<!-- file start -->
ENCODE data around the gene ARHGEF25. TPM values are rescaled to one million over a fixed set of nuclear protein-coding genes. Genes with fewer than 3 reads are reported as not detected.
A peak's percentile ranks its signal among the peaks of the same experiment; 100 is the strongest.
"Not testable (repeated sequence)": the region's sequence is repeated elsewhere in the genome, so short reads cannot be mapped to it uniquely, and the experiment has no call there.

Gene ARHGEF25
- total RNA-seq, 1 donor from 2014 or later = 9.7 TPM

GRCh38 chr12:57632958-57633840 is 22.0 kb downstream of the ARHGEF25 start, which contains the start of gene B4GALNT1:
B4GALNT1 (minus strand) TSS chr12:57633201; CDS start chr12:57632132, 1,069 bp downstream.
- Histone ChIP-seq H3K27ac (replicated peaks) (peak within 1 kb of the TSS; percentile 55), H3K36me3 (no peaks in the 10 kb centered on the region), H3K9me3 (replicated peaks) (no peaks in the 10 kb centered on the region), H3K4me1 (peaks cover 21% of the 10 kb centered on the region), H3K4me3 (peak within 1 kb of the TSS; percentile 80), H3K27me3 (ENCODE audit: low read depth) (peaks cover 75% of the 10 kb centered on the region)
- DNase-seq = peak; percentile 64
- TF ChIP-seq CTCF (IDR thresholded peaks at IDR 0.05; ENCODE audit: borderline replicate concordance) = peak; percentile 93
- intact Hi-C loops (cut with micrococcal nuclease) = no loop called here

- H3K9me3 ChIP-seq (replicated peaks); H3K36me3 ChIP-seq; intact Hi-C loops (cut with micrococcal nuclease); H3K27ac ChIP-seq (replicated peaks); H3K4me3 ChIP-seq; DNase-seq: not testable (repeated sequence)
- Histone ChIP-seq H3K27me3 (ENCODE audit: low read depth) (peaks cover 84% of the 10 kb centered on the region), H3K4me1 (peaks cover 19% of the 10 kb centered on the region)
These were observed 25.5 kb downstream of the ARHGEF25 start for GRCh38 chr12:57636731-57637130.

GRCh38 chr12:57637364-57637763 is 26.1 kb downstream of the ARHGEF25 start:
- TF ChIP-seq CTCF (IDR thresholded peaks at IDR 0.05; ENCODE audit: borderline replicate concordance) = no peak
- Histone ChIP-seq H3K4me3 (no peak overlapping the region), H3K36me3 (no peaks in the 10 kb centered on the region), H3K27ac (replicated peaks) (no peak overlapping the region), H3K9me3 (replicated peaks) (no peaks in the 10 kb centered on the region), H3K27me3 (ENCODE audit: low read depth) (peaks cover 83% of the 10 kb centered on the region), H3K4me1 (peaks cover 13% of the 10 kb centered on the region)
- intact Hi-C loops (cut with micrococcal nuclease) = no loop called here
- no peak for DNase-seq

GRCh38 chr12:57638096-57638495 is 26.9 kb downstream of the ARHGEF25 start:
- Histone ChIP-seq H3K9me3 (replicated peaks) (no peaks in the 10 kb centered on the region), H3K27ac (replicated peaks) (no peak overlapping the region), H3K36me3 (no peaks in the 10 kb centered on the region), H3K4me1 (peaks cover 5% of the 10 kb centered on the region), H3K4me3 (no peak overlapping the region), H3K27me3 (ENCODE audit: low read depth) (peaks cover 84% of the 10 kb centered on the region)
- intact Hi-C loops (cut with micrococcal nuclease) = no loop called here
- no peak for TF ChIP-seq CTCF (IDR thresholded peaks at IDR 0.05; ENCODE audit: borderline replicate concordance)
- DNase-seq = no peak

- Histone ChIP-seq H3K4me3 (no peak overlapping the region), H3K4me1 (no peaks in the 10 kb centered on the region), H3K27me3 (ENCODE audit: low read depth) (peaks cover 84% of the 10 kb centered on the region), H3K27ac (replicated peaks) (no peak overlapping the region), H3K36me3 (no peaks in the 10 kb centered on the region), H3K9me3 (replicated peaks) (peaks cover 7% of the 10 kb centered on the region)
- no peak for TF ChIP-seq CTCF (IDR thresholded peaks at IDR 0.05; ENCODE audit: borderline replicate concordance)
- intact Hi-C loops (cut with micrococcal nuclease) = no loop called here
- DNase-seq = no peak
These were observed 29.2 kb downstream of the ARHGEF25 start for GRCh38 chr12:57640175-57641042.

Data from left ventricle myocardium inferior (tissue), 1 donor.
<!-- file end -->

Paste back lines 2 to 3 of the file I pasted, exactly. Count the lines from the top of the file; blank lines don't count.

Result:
A peak's percentile ranks its signal among the peaks of the same experiment; 100 is the strongest.
"Not testable (repeated sequence)": the region's sequence is repeated elsewhere in the genome, so short reads cannot be mapped to it uniquely, and the experiment has no call there.